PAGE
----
By Morgan Fisher
One of the best books I’ve read to date is Gone Girl by Gillian Flynn. The story is intense, sinister, and uncomfortable, and I walked away from it trying to wrap my head around what the hell it all meant. And that, in my opinion, is what makes a great book.
The most thought-provoking quote from the book is a long passage about the “Cool Girl,” in which one of the main characters, Amy Dunne, is contemplating this phenomenon and is appalled at the prevalence of the “Cool Girl” in the world.
Essentially, the “Cool Girl” is the girl who likes everything her man likes: video games, poker, sports, beer, and what-have-you. On top of all of this, she also lets her man do whatever he wants without making a fuss about it, smiling along with whatever he decides, no matter what. But she also has to be hot. She has to, as Flynn writes, do all of these things “while somehow maintaining a size 2, because Cool Girls are, above all, hot.”
Obviously, this type of girl doesn’t actually exist. But men still think she does, mostly because some women, especially at the beginning of a relationship, will act like the “Cool Girl”. Flynn goes into this concept in great depth in her novel, and it’s something that fascinates me immensely. Why do women do this? What does it say about what we’re willing to do for love? And what does it say about what men really want in comparison to what women are actually willing to give?
These are frightening questions. They are frightening because, whenever we can, we avoid them, as a way of pretending that our society doesn’t do this. But we’ve all seen this girl. All too often, we are guilty of being this girl. This girl is the one who dumbs herself down so not to come off as too pretentious. She’s the one who pretends she loves baseball when her boyfriend casually mentions what a big fan he is. She’s the one who laughs off sexist jokes because to get offended would mean she was just being “too sensitive.” She’s the girl who is okay with everything her man does because to argue would be to contradict her “Cool Girl” image.
Nothing good comes from acting like the “Cool Girl”. When women do this, they are perpetuating the notion that being a woman in a successful relationship means being passive about one’s own feelings and opinions. If a woman acts this way, she is saying, “I am not comfortable with myself, and I don’t think you would like me if you saw my true personality, so I will indulge your fantastical perceptions of what a woman should be, just as long as you don’t leave me.” Some women rationalize by stating that it actually gives them all the control. But what control do you have if you’re acting like someone you aren’t?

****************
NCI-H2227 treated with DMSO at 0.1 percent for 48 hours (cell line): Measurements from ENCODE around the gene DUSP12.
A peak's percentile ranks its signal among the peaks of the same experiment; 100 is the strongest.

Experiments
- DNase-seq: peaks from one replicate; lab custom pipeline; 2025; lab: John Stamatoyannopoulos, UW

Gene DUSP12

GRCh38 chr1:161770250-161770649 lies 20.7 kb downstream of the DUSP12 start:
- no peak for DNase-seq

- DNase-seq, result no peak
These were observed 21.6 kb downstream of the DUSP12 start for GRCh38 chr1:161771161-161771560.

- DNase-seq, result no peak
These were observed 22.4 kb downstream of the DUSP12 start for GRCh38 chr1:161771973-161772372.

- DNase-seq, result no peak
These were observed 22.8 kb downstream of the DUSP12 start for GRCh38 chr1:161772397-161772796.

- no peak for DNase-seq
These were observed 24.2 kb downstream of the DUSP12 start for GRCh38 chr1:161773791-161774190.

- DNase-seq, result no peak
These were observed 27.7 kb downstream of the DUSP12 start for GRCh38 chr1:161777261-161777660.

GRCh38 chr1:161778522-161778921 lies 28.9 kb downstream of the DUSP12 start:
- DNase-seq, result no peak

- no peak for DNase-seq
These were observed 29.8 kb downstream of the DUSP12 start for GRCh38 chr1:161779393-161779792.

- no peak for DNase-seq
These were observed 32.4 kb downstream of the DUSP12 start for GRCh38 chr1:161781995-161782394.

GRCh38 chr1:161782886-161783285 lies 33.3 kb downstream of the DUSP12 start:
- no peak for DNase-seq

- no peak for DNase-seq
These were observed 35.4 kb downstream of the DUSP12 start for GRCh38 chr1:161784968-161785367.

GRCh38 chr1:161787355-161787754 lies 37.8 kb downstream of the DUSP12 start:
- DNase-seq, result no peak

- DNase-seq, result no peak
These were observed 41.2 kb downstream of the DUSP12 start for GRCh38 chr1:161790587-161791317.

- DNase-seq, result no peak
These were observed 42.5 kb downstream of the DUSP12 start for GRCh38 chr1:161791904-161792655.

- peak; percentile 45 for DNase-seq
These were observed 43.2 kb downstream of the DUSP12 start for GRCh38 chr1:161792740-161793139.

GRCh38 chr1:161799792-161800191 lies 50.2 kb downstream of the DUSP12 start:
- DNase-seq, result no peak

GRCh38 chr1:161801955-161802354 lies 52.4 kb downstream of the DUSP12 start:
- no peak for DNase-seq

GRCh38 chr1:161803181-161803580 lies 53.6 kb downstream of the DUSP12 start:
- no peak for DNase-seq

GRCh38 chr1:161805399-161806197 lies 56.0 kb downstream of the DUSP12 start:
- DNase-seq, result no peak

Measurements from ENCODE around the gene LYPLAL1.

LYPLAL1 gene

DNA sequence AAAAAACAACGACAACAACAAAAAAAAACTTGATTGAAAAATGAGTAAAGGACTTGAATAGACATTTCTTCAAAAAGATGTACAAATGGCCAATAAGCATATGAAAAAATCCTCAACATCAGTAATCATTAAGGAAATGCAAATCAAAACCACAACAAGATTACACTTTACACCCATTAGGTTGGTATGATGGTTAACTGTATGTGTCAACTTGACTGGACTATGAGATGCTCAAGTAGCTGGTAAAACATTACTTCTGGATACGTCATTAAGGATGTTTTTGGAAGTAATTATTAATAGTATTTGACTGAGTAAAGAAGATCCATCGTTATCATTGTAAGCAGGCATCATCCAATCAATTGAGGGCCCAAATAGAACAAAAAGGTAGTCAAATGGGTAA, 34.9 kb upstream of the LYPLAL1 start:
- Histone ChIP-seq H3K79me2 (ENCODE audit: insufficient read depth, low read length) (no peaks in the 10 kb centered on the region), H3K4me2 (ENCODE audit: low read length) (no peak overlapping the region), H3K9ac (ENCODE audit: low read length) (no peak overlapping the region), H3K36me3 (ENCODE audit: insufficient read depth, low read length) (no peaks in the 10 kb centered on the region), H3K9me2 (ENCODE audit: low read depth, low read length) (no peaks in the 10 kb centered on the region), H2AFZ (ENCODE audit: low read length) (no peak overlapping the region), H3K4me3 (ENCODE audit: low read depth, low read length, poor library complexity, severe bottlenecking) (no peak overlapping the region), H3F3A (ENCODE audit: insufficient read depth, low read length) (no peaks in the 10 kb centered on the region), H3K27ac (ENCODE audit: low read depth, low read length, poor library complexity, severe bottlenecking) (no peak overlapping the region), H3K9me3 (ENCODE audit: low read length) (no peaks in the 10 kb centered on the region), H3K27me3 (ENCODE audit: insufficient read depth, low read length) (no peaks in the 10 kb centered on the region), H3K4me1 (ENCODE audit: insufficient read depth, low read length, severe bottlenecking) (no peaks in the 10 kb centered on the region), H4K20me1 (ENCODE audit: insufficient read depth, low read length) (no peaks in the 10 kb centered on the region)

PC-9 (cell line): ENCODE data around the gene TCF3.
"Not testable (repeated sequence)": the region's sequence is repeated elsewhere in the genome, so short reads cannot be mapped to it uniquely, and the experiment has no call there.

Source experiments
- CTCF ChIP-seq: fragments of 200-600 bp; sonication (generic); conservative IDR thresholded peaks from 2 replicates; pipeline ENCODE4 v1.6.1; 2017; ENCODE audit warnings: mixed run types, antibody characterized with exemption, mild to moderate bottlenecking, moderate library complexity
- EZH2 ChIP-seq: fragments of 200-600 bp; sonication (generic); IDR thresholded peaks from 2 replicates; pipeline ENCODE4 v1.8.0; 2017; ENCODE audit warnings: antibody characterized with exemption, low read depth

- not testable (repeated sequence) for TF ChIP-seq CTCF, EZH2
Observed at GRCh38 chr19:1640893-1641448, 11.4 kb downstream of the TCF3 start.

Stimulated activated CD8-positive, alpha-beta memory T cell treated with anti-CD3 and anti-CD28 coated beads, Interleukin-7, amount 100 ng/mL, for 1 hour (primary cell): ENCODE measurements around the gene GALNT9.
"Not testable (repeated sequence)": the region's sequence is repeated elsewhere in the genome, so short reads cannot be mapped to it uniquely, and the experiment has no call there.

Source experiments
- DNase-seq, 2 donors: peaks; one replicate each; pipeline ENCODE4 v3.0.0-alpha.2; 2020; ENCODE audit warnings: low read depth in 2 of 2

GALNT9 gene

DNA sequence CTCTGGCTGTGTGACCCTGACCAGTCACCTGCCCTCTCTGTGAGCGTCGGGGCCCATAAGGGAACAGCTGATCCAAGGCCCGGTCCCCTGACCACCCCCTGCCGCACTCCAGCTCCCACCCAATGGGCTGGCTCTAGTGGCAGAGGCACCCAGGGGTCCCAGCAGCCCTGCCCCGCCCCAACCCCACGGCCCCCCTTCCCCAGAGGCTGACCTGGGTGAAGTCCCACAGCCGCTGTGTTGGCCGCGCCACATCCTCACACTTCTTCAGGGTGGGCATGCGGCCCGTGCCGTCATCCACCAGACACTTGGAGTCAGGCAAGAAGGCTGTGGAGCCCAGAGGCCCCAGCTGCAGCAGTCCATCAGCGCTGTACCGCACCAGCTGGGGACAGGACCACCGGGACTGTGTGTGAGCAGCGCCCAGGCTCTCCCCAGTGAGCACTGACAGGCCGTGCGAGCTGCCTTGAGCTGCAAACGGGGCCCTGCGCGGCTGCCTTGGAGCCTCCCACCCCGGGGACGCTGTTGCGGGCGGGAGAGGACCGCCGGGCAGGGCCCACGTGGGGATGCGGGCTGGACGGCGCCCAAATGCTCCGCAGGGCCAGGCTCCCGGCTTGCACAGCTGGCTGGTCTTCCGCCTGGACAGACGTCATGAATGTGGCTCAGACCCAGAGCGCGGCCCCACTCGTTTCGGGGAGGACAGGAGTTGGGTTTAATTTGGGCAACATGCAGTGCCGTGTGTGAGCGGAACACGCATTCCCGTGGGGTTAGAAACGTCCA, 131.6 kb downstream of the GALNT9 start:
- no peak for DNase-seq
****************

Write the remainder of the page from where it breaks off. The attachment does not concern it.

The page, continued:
Not to mention the fact that once you’ve become the “Cool Girl,” when the illusion inevitably fades (because no one can act that way for long without emotion interfering), the relationship erupts. Arguments fueled by “I thought you didn’t mind that?” or “Where is this coming from?” start to pop up all over the place, escalating from little to huge things. Arguments over the man deciding to go out with his buddies instead of spending a night in with his significant other, frustration with the way he talks to that girl at the office, anything—big or small—that the “Cool Girl” used to shrug off, now overshadowed by years of repression of the real woman that’s been inside all along. After this, there’s no telling what will happen. Divorce, separation—usually it’s not pretty. Bad things tend to happen when you completely change your tune on a man who liked you for false reasons in the first place.
Here’s what bothers me so much about the “Cool Girl.” By deciding to be this girl, choosing to actively ignore your wants and needs and altering your beliefs and principles in order to please a man, rids you of the opportunity to let a man see you for you. From the beginning, you’re giving off the illusion of someone you are not, challenging the man to look at you and daring him to find something he doesn’t like. When he doesn’t find anything, he thinks, “Oh, wow. This is exactly the girl I’ve been waiting for.” Not to say that this man is justified in feeling this way, considering that if he’s looking for someone to sit back and indulge whatever he wants, he’s probably not looking for much relationship depth. But nevertheless, he thinks he’s struck gold, and all rationale about the situation is likely going out the window as a result of how “lucky” he’s gotten. So when the “Cool Girl” shows her true self, the man is blindsided.
“Cool Girls” seem to have have little genuine passion in their relationships. There’s no arguing, no working through problems, no growth. When women perpetuate the stereotype that it’s okay for men to walk all over them because the “Cool Girl” will sit there and take it, they fuel the idea that personality doesn’t matter as much as security.
So let’s change this. Let’s show our true selves from the start. Let’s show men how awesomely imperfect we are, and challenge them to accept it. Let’s get rid of the “Cool Girl” once and for all, and show that women who embrace who they are, are absolutely worth the challenge.